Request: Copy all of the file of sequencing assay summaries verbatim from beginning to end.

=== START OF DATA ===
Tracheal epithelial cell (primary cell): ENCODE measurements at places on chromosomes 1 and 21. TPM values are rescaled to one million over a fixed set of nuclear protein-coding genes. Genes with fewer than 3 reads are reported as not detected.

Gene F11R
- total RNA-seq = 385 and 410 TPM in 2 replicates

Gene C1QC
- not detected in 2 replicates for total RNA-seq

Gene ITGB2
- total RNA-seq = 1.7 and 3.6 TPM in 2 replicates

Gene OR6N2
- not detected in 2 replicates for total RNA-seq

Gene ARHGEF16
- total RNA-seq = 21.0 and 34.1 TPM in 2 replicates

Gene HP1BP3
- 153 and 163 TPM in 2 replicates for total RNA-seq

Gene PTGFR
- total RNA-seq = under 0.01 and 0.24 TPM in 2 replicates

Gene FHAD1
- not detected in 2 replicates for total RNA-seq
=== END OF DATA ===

Tracheal epithelial cell (primary cell): ENCODE measurements at places on chromosomes 1 and 21. TPM values are rescaled to one million over a fixed set of nuclear protein-coding genes. Genes with fewer than 3 reads are reported as not detected.

Gene F11R
- total RNA-seq = 385 and 410 TPM in 2 replicates

Gene C1QC
- not detected in 2 replicates for total RNA-seq

Gene ITGB2
- total RNA-seq = 1.7 and 3.6 TPM in 2 replicates

Gene OR6N2
- not detected in 2 replicates for total RNA-seq

Gene ARHGEF16
- total RNA-seq = 21.0 and 34.1 TPM in 2 replicates

Gene HP1BP3
- 153 and 163 TPM in 2 replicates for total RNA-seq

Gene PTGFR
- total RNA-seq = under 0.01 and 0.24 TPM in 2 replicates

Gene FHAD1
- not detected in 2 replicates for total RNA-seq